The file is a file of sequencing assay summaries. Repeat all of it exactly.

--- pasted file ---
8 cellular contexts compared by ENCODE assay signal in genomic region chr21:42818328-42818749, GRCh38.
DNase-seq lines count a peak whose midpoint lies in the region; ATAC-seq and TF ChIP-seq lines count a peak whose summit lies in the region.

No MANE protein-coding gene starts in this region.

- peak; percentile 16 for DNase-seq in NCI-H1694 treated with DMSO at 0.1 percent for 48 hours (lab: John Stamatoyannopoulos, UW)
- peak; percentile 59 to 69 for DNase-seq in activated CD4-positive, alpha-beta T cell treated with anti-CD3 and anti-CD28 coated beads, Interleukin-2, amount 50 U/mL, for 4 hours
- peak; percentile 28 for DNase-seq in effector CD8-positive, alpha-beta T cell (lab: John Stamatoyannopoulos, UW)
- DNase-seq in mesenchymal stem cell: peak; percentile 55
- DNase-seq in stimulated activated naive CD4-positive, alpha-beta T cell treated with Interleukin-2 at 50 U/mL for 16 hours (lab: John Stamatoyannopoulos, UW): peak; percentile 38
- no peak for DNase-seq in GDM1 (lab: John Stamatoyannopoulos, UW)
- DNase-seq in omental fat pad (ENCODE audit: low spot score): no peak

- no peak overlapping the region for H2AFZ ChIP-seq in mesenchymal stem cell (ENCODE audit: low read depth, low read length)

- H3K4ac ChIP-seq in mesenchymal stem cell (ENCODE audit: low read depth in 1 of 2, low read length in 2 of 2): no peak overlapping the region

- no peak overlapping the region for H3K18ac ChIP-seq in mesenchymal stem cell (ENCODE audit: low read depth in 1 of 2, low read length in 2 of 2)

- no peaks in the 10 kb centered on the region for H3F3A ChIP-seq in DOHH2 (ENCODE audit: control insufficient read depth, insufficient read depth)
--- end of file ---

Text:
8 cellular contexts compared by ENCODE assay signal in genomic region chr21:42818328-42818749, GRCh38.
DNase-seq lines count a peak whose midpoint lies in the region; ATAC-seq and TF ChIP-seq lines count a peak whose summit lies in the region.

No MANE protein-coding gene starts in this region.

- peak; percentile 16 for DNase-seq in NCI-H1694 treated with DMSO at 0.1 percent for 48 hours (lab: John Stamatoyannopoulos, UW)
- peak; percentile 59 to 69 for DNase-seq in activated CD4-positive, alpha-beta T cell treated with anti-CD3 and anti-CD28 coated beads, Interleukin-2, amount 50 U/mL, for 4 hours
- peak; percentile 28 for DNase-seq in effector CD8-positive, alpha-beta T cell (lab: John Stamatoyannopoulos, UW)
- DNase-seq in mesenchymal stem cell: peak; percentile 55
- DNase-seq in stimulated activated naive CD4-positive, alpha-beta T cell treated with Interleukin-2 at 50 U/mL for 16 hours (lab: John Stamatoyannopoulos, UW): peak; percentile 38
- no peak for DNase-seq in GDM1 (lab: John Stamatoyannopoulos, UW)
- DNase-seq in omental fat pad (ENCODE audit: low spot score): no peak

- no peak overlapping the region for H2AFZ ChIP-seq in mesenchymal stem cell (ENCODE audit: low read depth, low read length)

- H3K4ac ChIP-seq in mesenchymal stem cell (ENCODE audit: low read depth in 1 of 2, low read length in 2 of 2): no peak overlapping the region

- no peak overlapping the region for H3K18ac ChIP-seq in mesenchymal stem cell (ENCODE audit: low read depth in 1 of 2, low read length in 2 of 2)

- no peaks in the 10 kb centered on the region for H3F3A ChIP-seq in DOHH2 (ENCODE audit: control insufficient read depth, insufficient read depth)